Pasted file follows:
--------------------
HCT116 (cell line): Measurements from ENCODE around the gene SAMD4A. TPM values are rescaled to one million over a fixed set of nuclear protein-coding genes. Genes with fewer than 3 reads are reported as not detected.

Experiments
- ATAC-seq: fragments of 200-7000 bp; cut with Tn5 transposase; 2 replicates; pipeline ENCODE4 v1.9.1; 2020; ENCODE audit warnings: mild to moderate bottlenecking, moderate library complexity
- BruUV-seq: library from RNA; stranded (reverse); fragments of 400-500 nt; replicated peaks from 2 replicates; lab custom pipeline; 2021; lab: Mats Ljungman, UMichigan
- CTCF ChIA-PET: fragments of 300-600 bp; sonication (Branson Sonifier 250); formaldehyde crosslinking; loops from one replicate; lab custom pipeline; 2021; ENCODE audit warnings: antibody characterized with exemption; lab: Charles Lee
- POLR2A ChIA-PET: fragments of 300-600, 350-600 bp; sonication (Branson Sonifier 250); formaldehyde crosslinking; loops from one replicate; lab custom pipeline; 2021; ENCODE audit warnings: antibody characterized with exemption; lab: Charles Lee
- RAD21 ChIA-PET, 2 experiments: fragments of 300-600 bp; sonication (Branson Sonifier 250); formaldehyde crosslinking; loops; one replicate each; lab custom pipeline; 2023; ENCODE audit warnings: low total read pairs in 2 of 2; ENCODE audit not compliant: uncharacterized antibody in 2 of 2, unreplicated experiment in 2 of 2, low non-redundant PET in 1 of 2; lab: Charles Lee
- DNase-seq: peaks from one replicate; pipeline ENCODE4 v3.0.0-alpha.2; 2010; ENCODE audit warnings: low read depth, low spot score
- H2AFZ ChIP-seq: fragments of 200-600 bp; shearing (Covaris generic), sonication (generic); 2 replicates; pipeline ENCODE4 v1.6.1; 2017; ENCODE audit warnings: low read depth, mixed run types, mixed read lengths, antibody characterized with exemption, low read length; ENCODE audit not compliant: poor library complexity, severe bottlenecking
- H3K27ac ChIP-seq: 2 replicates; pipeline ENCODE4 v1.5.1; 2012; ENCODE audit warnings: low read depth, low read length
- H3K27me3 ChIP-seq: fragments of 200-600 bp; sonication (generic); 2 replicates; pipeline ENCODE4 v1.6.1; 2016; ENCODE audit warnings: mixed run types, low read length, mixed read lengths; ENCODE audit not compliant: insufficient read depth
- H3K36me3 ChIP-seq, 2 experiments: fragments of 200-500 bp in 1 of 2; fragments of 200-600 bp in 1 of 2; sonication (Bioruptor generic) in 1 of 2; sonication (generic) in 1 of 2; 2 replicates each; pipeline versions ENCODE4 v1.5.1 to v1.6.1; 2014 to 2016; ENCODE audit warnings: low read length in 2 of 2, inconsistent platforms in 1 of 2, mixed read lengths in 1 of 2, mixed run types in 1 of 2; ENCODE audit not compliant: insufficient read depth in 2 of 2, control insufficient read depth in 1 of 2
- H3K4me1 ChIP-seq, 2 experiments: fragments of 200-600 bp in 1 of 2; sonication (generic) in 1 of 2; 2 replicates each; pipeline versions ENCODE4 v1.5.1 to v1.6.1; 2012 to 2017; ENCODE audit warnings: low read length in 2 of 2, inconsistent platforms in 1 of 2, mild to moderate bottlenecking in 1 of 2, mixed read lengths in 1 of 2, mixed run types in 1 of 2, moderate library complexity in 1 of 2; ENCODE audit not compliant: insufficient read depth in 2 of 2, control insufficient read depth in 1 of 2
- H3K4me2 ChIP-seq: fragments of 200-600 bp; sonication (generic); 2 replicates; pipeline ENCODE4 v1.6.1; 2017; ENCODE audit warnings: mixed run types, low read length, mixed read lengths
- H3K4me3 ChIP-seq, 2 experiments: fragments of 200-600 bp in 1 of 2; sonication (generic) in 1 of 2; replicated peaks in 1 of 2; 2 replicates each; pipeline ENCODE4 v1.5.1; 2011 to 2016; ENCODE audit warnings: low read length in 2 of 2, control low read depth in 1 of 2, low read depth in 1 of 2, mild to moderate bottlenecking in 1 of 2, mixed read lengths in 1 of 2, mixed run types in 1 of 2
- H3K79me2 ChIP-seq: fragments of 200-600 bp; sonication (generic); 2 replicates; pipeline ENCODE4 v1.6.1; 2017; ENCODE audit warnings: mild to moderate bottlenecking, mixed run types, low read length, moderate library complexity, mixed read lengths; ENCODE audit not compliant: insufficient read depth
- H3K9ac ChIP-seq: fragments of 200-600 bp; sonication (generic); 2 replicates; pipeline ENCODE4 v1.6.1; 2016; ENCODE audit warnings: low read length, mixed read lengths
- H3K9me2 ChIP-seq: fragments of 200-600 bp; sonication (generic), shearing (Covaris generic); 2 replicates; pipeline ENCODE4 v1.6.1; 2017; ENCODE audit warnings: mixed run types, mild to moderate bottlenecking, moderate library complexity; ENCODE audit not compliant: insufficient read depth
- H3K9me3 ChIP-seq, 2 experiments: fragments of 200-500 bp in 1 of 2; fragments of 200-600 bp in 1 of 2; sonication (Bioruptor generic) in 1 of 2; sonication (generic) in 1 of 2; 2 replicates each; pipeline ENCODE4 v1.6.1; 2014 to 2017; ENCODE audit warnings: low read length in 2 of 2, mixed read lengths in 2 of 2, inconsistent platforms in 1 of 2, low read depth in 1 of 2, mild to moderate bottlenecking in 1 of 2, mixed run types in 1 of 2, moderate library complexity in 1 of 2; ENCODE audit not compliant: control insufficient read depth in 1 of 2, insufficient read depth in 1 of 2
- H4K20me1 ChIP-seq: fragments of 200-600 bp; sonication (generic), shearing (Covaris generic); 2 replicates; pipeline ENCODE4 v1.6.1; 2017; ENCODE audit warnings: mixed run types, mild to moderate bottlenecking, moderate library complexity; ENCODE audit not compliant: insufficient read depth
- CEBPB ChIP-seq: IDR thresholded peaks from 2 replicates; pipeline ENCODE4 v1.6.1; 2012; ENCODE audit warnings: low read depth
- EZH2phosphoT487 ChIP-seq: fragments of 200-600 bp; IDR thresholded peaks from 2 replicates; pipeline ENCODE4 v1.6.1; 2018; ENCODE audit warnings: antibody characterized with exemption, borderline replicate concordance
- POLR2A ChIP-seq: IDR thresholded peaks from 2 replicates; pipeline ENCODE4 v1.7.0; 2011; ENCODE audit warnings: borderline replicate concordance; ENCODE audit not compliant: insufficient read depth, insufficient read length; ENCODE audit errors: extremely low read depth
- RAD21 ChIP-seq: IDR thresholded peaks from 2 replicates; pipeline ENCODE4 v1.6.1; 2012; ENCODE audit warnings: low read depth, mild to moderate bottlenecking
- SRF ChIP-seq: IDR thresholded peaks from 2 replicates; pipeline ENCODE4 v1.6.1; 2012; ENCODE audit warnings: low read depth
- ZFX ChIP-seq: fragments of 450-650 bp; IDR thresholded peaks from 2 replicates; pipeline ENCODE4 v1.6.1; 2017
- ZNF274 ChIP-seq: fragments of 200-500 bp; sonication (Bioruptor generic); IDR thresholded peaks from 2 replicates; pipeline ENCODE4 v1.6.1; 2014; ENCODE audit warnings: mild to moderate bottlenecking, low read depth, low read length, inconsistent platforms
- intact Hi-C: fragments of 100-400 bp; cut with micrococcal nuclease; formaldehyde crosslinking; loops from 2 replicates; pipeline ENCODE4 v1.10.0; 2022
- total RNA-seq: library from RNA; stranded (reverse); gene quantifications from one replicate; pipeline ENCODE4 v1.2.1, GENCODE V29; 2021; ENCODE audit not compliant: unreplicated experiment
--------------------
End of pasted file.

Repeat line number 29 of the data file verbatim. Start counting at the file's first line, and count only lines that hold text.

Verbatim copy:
- total RNA-seq: library from RNA; stranded (reverse); gene quantifications from one replicate; pipeline ENCODE4 v1.2.1, GENCODE V29; 2021; ENCODE audit not compliant: unreplicated experiment